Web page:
Nicki Minaj is a self-described Harajuku girl with a potty mouth and a dementedly theatrical fashion sense to match. Much like Katy Perry, Lady Gaga, and Ke$ha, Nicki Minaj is a brand in constant flux, re-positioning herself from video to public appearance to newly-released digital single. The series of teaser tracks for Pink Friday: Roman’s Reloaded brought a variety of fresh guises, including usurper of Lil Kim’s rap queen throne on “Stupid Hoe,” and the nightclub siren of “Starships.” (One early single, “Roman in Moscow,” didn’t make the final cut.) Helpfully, she cleaves Roman’s Reloaded into two distinct halves. Lovers of her face-melting rhymes get “HOV Lane” (as in Jay-Z a.k.a. “Jay Hova”) and ciphers with Rick Ross, Cam’Ron, and Nas. Fans who adore her radio confections get clubby house tracks like “Starships” made by Lady Gaga’s “Poker Face” producer RedOne.
However, this was supposed to be an hour completely devoted to Nicki’s manic id, Roman Zolanski, the one who upstaged Kanye West on “Monster,” swiped credit for Big Sean’s hit “Dance (A$$),” and the self-described “lunatic” who battled with Eminem on “Roman’s Revenge.” Roman is essentially a stand-in for Nicki the MC, but Nicki the MC doesn’t pay her bills, at least when it comes to her solo success. Her biggest hits, like “Super Bass” and “Moment for Life,” featured her singing front and center, and even though she rapped on both songs, it’s the flat voice and Trinidadian lilt that we remember. So Roman the rap lunatic takes a backseat on Roman Reloaded, while Nicki the multi-platform pop sensation gets a majority of face time.
As a guest artist, she has asserted her primacy as a rap virtuoso, and as good as Jay-Z, Rick Ross or anyone else worth mentioning at the moment. But Roman Reloaded has what may be her first great rap song as a headliner. “Beez in the Trap” has a catchy hook and a sinuous rhythm reminiscent of Chris Brown’s “Look at Me Now,” Tyga’s “Rack City” and any number of “swag” hits. The hook is the main thing, as is her claims of spittin’ that crack “like I’m in that trap.” The other rap cuts are satisfying, too. She brags about watching fashion shows with Oscar de la Renta and Vogue editor Anna Wintour on “Come on a Cone.” “When I’m sitting with Anna, I’m really sitting with Anna/ Ain’t a metaphor, punchline, I’m really sitting with Anna,” she says before repeating in a hilarious gasp, “My ice is so cold/ It should come on a cone.” Further braggadocio comes with “I Am Your Leader,” where she flaps jaws with Cam’ron (remember him?) and Rick Ross. Overall, the production on Roman Reloaded is much stronger than Pink Friday, thanks to professional and competent tracks from Hitboy, Kenoe, T-Minus and others.
The dance-pop half of Roman Reloaded isn’t bad. She even raps on “Starships,” “Pound the Alarm,” and “Whip It,” breaking down her flow into an emphatic spoken delivery that matches the stomping beat of RedOne’s progressive house tracks. It’s what’s popular among the mainstream audience at the moment, and she’s as good at sublimating her personality into the fizzy one-drops of RedOne’s arrangements as Flo Rida or Will.i.am. It’s hard to remember any of these songs, though, as they quickly disappear from memory, at least until their expected ubiquity in nightclubs and on radio hammers them into our head as surely as David Guetta and Nicki Minaj’s “Turn Me On.” The current (and probably brief, at least in the grand scheme of things) dominance of EDM not only turns pop stars into automatons chirping in an electronic 100 BPM machine, it also heightens their “star” status: Only the biggest VIPs get to stand next to the DJ and say or sing a few words on the mike.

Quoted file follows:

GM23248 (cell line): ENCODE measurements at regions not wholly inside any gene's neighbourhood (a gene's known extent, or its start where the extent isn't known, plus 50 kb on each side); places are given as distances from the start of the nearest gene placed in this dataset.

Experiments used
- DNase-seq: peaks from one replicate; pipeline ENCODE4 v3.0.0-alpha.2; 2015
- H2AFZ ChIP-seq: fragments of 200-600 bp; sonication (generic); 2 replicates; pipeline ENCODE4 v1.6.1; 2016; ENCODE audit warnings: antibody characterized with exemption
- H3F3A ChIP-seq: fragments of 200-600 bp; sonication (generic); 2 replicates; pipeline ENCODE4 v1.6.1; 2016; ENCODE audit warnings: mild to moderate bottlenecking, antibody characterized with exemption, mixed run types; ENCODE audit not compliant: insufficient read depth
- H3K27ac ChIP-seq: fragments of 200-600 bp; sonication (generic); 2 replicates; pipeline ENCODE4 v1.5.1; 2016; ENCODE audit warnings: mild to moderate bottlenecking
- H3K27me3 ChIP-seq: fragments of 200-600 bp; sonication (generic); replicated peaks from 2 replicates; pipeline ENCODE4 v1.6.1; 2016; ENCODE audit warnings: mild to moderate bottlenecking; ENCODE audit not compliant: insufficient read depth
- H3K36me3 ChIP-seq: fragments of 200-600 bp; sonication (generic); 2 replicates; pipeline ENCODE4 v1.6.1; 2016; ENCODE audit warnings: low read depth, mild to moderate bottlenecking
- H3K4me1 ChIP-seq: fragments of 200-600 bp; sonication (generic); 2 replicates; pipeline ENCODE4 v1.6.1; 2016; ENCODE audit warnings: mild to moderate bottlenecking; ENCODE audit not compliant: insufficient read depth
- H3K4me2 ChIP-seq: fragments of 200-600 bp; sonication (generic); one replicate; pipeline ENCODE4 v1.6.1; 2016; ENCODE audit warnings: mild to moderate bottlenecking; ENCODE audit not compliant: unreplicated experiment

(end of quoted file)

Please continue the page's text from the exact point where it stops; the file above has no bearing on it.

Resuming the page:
As much as we want Nicki Minaj to be as cutthroat as Eminem, another rapper with a viciously aggressive alter ego in Slim Shady; she’s unabashedly girly and sincere. When she adopts these different poses, she’s playing dress-up, not expunging personal demons or angrily confronting her enemies. One of the reasons why her “Stupid Hoe” rap works is because she doesn’t bother taking Lil Kim seriously. She laughs and mocks her as a desperately fading relic, and we enjoy it because, rightly or wrongly, that’s how we see Lil Kim, too. Her essential optimism and sentimentality reappears on “Marilyn Monroe,” where she worries that the media spotlight will permanently scar her: “Call it a curse/ Or just call me blessed/ If you can’t handle my worst/ You ain’t gettin’ my best/ Is this how Marilyn Monroe felt?” The politics of celebrity is a different kind of fun than the relatively simple enjoyment of a great song; it requires the constant assessment of an artist’s marketing prospects, a scientific analysis of their ability to sell product and make money, and a tenuous grasp on their cultural significance as they ascend from modest Internet meme to icon. As a solo artist, Nicki Minaj seems to excel at these equations, while the debate surrounding her solo work and its curious flights of pop fancy remains, for now, unsettled.
However, those of us who wish Nicki would stick to rapping should acknowledge that she can’t be a Marilyn Monroe-like sex symbol if she’s grinding it out in the blogosphere with the likes of Gucci Mane and 2 Chainz (the latter who guests on “Beez in the Trap”) for the temporal acclaim of rap nerds and indie snobs. It’s more effective to bait the USWeekly and TMZ audience with dance-pop candy like “Starships.” Whether rap fans admit it or not, we’re just as invested in pop politics as everyone else, and for the moment, Roman Reloaded has our attention.